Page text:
Before delving into the development of agents based on LLMs, it's crucial to define what an AI Agent is and understand the processes that make an LLM both actionable and autonomous.

An LLM essentially maps input from one vector space to another (or if you want from one sequence to another). This transformation involves a cascade of learnable projections through backpropagation. Intermediate representations in this process aid in achieving the final projection.

By predicting the next word in a sequence, LLMs are capable of approximating the probability distribution governing the world's language space. LLMs operates by transforming numerical representations, raising the question: How do researchers make LLMs actionable?

When scaled, LLMs exhibit robust capabilities known as emergent abilities. Notable examples include reasoning and in-context learning, where the model learns adaptively and demonstrates reasoning capabilities. These features motivated the development of LLM-based agents, where the LLM acts as the brain of the agent. It defines strategies, reasoning, and plans for using various tools. These tools help address issues like hallucinations, incorporate up-to-date knowledge, and overcome other limitations.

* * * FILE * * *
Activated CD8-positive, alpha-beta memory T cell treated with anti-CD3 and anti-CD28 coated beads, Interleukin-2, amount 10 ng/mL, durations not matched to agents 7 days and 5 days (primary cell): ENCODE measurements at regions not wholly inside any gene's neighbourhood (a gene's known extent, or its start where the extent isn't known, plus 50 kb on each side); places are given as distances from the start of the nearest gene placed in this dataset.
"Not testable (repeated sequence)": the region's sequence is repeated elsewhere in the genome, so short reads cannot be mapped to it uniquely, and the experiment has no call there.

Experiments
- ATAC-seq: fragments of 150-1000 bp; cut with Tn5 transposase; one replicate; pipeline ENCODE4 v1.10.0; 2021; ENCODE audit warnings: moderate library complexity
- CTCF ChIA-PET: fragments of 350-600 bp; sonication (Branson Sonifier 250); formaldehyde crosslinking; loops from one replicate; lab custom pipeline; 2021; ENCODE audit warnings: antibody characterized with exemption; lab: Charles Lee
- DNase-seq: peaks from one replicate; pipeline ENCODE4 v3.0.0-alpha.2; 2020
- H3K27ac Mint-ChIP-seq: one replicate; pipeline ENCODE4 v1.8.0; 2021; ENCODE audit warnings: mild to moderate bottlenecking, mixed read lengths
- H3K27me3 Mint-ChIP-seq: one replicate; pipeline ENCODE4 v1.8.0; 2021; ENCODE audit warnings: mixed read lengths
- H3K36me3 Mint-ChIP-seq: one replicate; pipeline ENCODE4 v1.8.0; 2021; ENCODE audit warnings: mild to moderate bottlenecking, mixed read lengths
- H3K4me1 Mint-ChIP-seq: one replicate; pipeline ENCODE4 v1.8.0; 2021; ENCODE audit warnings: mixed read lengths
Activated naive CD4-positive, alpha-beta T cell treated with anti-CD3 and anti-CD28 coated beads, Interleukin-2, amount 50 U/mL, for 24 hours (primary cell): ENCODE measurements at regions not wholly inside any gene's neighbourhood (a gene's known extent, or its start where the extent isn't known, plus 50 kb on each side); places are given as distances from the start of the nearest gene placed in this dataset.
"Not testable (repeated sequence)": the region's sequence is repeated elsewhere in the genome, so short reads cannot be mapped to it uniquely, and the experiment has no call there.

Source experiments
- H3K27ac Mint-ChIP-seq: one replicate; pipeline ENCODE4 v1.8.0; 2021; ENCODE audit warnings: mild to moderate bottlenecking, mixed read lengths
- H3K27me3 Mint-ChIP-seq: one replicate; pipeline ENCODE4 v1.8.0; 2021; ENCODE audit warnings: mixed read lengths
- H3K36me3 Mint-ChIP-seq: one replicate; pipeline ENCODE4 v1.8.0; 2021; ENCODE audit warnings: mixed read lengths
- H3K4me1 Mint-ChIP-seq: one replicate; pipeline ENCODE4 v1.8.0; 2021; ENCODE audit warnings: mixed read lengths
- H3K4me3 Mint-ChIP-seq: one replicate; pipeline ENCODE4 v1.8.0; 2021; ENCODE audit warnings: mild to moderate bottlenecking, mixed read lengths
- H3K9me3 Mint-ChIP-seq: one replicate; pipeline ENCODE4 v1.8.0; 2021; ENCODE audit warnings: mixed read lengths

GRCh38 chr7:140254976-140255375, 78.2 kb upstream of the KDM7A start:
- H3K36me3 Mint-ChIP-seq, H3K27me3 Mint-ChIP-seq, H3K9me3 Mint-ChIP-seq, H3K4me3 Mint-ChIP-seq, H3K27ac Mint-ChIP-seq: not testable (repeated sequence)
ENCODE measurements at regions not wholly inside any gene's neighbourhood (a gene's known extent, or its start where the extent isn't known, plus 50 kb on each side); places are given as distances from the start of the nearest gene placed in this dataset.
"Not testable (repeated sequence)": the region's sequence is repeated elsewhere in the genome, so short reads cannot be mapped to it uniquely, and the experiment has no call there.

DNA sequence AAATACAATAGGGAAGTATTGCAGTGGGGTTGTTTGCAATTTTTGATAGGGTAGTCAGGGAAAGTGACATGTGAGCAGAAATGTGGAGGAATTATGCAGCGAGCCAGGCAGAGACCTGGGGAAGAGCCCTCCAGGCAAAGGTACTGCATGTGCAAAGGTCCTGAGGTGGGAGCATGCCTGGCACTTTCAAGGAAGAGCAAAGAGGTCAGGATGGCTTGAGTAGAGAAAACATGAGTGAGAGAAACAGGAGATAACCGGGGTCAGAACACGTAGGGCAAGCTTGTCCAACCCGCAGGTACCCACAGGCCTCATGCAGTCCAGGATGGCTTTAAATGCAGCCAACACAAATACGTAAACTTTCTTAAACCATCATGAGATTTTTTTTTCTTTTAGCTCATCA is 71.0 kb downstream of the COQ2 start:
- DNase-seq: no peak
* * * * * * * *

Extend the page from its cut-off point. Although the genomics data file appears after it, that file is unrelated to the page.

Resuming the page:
An LLM-based agent typically comprises the following components:

  • Perception Module: Integrates signals from various modalities like audio and video, enabling the LLM to interpret them. For instance, if the LLM suggests physical interaction with the environment, this module ensures the LLM understands the state of the relevant modality to progress in task resolution.
  • Action Module: Translates the LLM's suggestions into actions, like querying a search engine API or executing Python code snippets with specific parameters.
  • Reasoning: Utilizes feedback from the environment and previous actions to refine the approach and adjust plans as needed.
  • Planning: Deals with complex tasks by breaking them down into manageable subtasks, following a divide-and-conquer approach.
  • Memory: Records the LLM-based Agent's trajectory as a dialogue history of recent conversations or actions. Short-term memory refers to information within the current prompt, while long-term memory involves externally stored data accessible via fast vector retrieval.

In practice, when developing an agent using a model like GPT-4, instructions and the agent's roles are encoded within the prompt. This includes APIs available for use, output format, etc. For instance, AutoGPT utilizes recursive self-calling, where the output is appended in each iteration. The ReAct framework is a popular framework in this context.


In summary, through prompt engineering, AI agents based on LLMs can be endowed with abilities to plan, execute, reason, and self-reflect autonomously. The design of the prompt is crucial, as LLMs are sensitive to prompts. A well-crafted prompt should clearly outline the agent's role, the task at hand, the command set, the output format ect.